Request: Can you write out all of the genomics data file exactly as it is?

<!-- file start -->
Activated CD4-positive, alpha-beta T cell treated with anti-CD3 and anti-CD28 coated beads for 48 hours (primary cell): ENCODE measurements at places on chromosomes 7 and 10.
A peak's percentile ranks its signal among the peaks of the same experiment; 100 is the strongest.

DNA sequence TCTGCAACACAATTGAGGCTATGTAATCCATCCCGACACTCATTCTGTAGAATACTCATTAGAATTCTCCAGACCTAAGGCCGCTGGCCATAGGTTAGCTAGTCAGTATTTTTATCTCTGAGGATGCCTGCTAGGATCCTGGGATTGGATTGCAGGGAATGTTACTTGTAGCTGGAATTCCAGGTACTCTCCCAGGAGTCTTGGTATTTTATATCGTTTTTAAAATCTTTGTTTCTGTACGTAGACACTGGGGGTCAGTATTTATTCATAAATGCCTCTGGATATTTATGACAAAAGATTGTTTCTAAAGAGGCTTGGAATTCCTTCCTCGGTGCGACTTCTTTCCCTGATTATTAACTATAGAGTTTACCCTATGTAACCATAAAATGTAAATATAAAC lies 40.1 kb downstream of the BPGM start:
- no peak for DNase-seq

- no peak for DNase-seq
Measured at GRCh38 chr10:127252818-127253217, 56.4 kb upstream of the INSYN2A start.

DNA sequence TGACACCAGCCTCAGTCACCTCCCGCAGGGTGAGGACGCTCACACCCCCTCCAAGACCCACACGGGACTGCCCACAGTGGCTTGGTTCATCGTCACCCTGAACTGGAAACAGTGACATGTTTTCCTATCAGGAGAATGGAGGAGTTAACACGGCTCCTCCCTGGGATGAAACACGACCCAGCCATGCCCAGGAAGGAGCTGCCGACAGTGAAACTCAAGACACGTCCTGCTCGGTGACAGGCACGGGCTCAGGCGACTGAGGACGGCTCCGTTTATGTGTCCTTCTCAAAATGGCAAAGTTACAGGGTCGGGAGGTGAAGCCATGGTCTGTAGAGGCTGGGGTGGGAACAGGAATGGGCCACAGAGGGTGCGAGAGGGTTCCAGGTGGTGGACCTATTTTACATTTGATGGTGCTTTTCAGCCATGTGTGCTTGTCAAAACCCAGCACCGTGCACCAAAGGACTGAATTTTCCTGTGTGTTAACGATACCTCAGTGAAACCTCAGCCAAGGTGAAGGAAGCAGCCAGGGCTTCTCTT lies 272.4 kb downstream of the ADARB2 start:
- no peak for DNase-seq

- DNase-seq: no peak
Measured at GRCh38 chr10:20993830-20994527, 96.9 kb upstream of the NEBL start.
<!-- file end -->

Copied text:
Activated CD4-positive, alpha-beta T cell treated with anti-CD3 and anti-CD28 coated beads for 48 hours (primary cell): ENCODE measurements at places on chromosomes 7 and 10.
A peak's percentile ranks its signal among the peaks of the same experiment; 100 is the strongest.

DNA sequence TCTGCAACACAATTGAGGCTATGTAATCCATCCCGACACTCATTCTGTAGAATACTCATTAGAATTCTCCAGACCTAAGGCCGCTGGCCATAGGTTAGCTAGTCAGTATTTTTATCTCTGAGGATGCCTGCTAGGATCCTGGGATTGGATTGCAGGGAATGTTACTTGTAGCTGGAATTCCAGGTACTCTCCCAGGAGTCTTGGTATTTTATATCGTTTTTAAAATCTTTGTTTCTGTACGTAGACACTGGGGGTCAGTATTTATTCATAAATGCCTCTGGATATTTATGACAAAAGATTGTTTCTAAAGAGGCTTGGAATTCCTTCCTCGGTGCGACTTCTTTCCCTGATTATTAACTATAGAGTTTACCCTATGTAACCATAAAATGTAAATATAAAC lies 40.1 kb downstream of the BPGM start:
- no peak for DNase-seq

- no peak for DNase-seq
Measured at GRCh38 chr10:127252818-127253217, 56.4 kb upstream of the INSYN2A start.

DNA sequence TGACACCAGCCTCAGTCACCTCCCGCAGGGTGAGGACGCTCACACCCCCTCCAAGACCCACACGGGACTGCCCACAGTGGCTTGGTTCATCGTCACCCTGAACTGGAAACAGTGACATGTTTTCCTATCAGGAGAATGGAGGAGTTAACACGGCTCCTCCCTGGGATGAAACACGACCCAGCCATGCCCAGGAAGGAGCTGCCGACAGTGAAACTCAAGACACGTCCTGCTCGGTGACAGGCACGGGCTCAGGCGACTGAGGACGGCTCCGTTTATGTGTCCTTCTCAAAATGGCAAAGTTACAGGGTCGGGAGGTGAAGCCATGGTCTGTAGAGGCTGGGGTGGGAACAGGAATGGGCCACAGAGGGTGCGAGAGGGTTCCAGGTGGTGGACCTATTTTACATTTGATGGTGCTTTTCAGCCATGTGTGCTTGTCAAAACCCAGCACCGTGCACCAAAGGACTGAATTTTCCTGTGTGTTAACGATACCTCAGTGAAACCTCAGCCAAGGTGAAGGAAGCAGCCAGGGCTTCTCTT lies 272.4 kb downstream of the ADARB2 start:
- no peak for DNase-seq

- DNase-seq: no peak
Measured at GRCh38 chr10:20993830-20994527, 96.9 kb upstream of the NEBL start.